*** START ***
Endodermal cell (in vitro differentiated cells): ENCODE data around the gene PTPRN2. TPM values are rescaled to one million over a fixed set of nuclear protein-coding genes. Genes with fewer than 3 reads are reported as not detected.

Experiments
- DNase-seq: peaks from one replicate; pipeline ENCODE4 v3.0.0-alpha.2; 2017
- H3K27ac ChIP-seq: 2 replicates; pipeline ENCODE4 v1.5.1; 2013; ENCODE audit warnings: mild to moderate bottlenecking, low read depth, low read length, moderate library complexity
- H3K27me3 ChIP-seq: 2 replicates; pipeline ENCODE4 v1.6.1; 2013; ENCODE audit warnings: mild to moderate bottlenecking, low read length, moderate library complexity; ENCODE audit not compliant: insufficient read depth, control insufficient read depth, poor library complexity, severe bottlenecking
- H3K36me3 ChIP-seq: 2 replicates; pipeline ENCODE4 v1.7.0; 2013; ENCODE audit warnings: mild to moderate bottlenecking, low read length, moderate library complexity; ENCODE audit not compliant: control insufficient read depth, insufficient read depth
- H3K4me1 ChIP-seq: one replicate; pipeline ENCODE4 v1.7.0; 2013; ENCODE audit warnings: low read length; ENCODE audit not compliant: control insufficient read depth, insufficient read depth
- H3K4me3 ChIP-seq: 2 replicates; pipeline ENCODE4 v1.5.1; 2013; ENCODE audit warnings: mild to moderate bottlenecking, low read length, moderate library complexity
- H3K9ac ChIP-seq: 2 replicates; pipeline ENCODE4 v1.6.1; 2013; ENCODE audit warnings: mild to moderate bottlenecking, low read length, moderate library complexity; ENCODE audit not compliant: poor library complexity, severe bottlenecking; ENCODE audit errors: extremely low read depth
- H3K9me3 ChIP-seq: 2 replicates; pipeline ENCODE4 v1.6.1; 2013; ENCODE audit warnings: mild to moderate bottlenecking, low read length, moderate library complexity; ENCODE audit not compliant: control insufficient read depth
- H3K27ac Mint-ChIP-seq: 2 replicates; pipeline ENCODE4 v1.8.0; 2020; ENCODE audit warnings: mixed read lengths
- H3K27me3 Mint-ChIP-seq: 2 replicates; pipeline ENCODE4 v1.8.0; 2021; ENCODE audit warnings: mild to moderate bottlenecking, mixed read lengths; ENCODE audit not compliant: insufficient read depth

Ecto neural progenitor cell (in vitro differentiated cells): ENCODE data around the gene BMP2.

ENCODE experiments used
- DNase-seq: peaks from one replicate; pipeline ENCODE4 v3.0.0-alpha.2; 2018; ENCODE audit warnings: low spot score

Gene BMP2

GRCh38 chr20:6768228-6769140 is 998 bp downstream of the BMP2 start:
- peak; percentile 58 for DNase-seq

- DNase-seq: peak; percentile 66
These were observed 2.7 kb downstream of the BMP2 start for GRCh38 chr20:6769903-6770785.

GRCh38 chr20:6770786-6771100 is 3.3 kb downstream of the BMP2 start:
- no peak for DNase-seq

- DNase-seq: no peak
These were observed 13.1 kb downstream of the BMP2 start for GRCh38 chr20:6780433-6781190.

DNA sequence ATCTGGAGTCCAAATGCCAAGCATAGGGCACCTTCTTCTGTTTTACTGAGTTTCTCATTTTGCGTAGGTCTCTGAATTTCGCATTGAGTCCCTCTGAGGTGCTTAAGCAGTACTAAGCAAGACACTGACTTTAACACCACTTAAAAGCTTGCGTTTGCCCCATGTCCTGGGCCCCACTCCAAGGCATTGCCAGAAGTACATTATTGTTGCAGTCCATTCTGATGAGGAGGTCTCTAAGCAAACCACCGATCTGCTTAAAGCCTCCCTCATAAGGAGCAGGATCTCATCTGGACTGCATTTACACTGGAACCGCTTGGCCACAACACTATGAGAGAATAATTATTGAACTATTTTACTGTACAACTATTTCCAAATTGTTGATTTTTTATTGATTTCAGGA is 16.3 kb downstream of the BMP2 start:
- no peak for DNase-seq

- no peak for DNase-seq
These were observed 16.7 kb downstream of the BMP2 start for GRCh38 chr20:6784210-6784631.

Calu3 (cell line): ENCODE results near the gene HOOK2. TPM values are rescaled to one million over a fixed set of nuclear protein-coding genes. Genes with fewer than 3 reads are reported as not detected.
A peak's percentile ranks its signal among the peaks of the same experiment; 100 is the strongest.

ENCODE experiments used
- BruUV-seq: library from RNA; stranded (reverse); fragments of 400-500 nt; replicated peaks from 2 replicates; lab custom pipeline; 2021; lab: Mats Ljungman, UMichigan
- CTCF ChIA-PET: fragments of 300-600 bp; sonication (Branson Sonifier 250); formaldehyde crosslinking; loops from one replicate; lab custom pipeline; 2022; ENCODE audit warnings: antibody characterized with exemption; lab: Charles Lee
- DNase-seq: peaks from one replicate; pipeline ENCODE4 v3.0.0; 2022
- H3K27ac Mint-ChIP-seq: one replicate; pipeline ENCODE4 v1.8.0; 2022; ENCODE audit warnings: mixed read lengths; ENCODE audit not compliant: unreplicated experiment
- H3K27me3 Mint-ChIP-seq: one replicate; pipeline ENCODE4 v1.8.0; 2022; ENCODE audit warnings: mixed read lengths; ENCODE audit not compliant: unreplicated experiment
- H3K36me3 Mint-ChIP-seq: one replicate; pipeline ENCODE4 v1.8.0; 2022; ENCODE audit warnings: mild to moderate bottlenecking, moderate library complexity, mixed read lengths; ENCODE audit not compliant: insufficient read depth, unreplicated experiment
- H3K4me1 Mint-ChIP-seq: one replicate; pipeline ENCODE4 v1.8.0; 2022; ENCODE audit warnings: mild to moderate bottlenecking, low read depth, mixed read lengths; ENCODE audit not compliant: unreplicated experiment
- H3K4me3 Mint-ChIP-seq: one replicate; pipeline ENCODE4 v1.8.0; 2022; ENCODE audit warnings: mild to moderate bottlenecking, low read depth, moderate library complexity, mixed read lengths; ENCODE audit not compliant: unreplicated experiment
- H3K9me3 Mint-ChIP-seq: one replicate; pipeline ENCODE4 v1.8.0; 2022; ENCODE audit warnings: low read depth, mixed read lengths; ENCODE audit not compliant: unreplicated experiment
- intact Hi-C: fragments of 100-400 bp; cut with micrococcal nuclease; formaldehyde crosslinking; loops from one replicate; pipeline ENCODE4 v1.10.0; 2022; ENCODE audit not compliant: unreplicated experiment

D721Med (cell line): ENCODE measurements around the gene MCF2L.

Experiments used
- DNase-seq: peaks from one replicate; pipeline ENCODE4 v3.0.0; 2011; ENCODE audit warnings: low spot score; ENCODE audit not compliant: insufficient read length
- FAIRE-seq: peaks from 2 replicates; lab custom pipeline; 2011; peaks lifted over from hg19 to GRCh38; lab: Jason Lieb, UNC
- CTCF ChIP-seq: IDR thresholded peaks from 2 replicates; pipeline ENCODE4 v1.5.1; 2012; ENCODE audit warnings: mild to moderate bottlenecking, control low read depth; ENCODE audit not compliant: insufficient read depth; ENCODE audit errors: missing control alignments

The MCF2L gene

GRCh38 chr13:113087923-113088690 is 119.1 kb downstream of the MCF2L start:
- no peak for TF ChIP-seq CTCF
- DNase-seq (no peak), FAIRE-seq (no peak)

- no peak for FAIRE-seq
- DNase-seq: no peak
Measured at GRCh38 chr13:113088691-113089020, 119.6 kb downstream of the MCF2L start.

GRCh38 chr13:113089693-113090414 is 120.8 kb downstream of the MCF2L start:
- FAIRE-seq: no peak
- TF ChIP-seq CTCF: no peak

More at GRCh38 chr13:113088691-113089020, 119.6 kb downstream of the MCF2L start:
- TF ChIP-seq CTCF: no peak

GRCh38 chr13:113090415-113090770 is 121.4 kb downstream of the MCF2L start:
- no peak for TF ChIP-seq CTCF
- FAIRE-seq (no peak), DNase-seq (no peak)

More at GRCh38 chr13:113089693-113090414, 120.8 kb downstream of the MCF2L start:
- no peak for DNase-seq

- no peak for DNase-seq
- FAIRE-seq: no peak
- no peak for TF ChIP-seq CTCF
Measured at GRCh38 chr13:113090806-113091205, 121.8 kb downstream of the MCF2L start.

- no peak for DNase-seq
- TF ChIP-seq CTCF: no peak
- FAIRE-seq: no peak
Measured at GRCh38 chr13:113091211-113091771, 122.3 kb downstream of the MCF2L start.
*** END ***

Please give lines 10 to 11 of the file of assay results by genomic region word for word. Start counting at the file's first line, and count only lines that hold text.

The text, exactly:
- H3K9me3 ChIP-seq: 2 replicates; pipeline ENCODE4 v1.6.1; 2013; ENCODE audit warnings: mild to moderate bottlenecking, low read length, moderate library complexity; ENCODE audit not compliant: control insufficient read depth
- H3K27ac Mint-ChIP-seq: 2 replicates; pipeline ENCODE4 v1.8.0; 2020; ENCODE audit warnings: mixed read lengths